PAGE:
Action – People within close proximity cough loudly and without covering their mouths.

Consequence – You become angry, your head feels warmer, and you scold the person for apparently putting your life in danger.

The A-C connection makes sense from a Newtonian perspective. Sir Isaac Newton’s third law of motion posits that “for every action (force) in nature there is an equal and opposite reaction;” therefore, thing A occurs and thing C results.

However, the complexity of human behavior cannot always be materialistically simplified using straightforward laws of physics. Accordingly, the inner-workings of the mind are worthy of consideration.

Therefore, unlike forces within nature which tend to adhere to fixed rules, REBT highlights the role of the B-C connection. Just as I learned to sing my ABCs as a child, I can learn to properly order the action, belief, and consequence chain.

Action – People within close proximity cough loudly and without covering their mouths.

Belief – You think, “People ought to cover their mouths when coughing, as not to spread germs which could cause illness, and if they fail to look out for my safety they’re putting my life in jeopardy!”

Consequence – You become angry, your head feels warmer, and you scold the person for apparently putting your life in danger.

This is the proper formula that highlights how we disturb ourselves. Again, I will not delve into the role of disputation herein. The purpose of this blog entry is simply to highlight the relationship between our beliefs and resulting consequences of these beliefs.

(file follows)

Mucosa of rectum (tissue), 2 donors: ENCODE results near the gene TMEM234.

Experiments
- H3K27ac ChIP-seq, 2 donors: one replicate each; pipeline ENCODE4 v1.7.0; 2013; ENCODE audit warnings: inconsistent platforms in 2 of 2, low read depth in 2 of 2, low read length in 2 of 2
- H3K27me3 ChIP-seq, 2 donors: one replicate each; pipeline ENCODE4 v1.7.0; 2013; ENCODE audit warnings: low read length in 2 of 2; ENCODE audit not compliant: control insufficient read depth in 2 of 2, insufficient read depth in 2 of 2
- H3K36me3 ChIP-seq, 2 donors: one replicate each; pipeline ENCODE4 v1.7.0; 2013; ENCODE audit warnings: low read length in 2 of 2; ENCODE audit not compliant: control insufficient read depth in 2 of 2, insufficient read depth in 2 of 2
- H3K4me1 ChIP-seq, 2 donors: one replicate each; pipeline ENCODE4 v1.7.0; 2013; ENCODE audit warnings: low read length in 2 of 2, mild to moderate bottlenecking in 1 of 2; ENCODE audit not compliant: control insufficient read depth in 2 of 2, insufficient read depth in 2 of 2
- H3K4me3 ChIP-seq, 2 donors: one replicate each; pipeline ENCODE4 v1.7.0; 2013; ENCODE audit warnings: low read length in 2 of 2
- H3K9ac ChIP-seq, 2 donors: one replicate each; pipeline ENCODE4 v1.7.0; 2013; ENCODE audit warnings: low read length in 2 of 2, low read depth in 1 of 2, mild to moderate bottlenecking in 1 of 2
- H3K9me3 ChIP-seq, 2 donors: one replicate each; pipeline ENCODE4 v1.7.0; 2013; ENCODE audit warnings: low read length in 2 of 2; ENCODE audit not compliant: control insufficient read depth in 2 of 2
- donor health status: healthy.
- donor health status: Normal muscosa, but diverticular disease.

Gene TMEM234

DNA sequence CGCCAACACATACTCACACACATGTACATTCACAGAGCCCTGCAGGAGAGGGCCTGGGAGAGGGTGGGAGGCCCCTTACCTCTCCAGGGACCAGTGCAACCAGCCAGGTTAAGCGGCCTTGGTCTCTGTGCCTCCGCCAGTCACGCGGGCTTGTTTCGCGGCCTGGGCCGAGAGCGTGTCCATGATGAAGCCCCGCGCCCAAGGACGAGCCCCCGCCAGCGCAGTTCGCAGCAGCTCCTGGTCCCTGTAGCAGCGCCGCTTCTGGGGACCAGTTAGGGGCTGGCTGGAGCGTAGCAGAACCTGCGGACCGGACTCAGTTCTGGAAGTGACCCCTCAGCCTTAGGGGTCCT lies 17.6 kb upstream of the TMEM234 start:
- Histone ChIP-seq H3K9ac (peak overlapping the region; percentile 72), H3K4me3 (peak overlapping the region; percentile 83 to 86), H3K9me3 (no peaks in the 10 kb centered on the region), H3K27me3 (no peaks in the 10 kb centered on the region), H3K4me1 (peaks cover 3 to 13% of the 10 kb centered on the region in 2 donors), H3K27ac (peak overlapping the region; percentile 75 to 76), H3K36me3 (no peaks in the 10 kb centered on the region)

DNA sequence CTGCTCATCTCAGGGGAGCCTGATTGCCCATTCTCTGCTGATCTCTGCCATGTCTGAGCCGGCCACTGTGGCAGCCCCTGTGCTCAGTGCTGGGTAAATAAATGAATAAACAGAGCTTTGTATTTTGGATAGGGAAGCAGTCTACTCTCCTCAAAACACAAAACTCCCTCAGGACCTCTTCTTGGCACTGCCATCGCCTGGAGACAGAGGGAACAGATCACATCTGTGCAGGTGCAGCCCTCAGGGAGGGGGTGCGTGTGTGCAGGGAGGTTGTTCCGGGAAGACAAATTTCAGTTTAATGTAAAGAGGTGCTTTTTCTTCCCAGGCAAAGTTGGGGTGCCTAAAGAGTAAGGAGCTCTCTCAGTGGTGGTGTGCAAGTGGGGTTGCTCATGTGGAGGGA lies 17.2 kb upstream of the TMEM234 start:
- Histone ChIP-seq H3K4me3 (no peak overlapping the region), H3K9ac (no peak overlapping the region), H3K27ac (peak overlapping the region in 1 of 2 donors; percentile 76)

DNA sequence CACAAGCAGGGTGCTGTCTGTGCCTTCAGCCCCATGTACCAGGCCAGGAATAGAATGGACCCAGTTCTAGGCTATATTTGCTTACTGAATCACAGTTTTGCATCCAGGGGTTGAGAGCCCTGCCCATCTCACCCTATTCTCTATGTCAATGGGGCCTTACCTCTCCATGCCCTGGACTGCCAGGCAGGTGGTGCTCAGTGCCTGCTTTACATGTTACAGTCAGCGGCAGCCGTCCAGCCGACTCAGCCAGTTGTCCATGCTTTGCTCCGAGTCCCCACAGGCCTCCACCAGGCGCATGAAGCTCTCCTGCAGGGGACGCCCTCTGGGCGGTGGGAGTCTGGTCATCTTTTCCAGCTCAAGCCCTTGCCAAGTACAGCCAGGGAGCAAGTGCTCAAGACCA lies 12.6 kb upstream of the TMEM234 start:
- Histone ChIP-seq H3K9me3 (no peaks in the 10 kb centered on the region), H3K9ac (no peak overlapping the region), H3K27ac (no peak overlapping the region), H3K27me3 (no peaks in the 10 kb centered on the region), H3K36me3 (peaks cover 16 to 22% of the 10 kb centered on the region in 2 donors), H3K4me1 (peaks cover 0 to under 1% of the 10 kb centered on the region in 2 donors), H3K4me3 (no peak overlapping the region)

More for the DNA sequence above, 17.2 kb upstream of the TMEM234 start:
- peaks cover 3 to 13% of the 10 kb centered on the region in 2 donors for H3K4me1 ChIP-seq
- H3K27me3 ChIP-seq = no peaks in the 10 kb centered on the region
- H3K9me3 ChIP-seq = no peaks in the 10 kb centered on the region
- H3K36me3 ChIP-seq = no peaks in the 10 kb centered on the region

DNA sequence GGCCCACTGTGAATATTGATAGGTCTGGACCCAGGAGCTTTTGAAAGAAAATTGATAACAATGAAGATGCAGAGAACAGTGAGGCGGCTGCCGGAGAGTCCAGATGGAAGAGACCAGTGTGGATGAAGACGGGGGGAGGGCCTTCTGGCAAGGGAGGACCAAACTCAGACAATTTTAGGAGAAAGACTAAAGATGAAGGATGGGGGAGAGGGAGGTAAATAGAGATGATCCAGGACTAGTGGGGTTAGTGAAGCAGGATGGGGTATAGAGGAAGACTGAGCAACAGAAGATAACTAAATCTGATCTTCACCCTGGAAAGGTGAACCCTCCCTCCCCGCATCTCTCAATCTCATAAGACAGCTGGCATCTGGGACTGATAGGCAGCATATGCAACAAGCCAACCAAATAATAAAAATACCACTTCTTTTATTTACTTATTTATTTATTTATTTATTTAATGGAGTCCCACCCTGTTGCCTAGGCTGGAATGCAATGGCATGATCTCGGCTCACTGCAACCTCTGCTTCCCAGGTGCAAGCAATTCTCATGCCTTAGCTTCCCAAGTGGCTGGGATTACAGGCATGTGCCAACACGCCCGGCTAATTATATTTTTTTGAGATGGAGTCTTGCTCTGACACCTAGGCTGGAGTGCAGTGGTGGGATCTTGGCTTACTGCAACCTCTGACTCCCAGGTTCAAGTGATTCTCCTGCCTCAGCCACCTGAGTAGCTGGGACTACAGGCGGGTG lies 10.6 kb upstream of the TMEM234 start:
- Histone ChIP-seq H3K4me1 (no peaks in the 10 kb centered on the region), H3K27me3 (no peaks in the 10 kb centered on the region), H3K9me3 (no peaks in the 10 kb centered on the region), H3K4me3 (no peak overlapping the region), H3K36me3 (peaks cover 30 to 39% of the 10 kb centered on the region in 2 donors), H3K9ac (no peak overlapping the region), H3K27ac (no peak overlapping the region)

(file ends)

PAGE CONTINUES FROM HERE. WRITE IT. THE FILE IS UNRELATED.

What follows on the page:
The D.O.C. taught me the importance of being bold enough to stand out from others. From that lesson, I was able to exercise the unique ability to add value to my life in a manner by which no one could do it better.

His song, “The Formula,” helps me to spread this message through my clinical practice. The formula (A+B=C÷D=E) is simple though takes sustained effort through practice in order to achieve the desired results.

When we understand that our suffering is formulaic—that we get in our own way and disturb ourselves perhaps more times than not—we can work through the equation in a rational manner. In so doing, we no longer should, must, or ought to be bound to irrationally emotive misery.

If you knew better, you’d better. And no one can do it better than you.

If you’re looking for a provider who works to help you understand how thinking impacts physical, mental, emotional, and behavioral elements of your life, I invite you to reach out today by using the contact widget on my website.

As a psychotherapist, I’m pleased to help people with an assortment of issues ranging from anger (hostility, rage, and aggression) to relational issues, adjustment matters, trauma experience, justice involvement, attention-deficit hyperactivity disorder, anxiety and depression, and other mood or personality-related matters.

At Hollings Therapy, LLC, serving all of Texas, I aim to treat clients with dignity and respect while offering a multi-lensed approach to the practice of psychotherapy and life coaching. My mission includes: Prioritizing the cognitive and emotive needs of clients, an overall reduction in client suffering, and supporting sustainable growth for the clients I serve. Rather than simply helping you to feel better, I want to help you get better!

Deric Hollings, LPC, LCSW